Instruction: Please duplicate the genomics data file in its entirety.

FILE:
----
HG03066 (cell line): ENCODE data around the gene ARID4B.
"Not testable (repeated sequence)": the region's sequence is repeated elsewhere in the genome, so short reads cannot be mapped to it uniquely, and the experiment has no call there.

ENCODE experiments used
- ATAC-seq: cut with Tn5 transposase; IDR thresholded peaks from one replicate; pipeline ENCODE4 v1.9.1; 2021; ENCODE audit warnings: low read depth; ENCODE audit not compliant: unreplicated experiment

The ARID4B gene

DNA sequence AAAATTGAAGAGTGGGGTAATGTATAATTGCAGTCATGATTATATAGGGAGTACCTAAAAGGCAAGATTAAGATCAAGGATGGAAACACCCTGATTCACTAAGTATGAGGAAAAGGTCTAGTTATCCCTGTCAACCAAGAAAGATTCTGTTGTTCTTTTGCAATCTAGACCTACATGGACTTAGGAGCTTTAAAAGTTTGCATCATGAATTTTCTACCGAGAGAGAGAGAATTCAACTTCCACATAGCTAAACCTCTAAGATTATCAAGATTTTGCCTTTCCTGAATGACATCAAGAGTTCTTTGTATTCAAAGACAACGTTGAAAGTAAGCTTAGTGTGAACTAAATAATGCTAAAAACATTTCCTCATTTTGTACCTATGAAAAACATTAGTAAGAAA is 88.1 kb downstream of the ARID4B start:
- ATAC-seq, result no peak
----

HG03066 (cell line): ENCODE data around the gene ARID4B.
"Not testable (repeated sequence)": the region's sequence is repeated elsewhere in the genome, so short reads cannot be mapped to it uniquely, and the experiment has no call there.

ENCODE experiments used
- ATAC-seq: cut with Tn5 transposase; IDR thresholded peaks from one replicate; pipeline ENCODE4 v1.9.1; 2021; ENCODE audit warnings: low read depth; ENCODE audit not compliant: unreplicated experiment

The ARID4B gene

DNA sequence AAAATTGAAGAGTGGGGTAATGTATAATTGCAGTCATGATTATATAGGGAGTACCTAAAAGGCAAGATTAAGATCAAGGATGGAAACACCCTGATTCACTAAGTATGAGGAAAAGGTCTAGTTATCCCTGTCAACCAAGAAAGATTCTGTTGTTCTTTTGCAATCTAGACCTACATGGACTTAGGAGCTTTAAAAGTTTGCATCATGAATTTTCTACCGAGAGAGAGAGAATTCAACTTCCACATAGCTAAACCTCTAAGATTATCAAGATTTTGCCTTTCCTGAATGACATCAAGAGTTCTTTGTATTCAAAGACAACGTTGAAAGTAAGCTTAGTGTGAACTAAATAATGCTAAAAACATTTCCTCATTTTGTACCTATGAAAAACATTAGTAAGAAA is 88.1 kb downstream of the ARID4B start:
- ATAC-seq, result no peak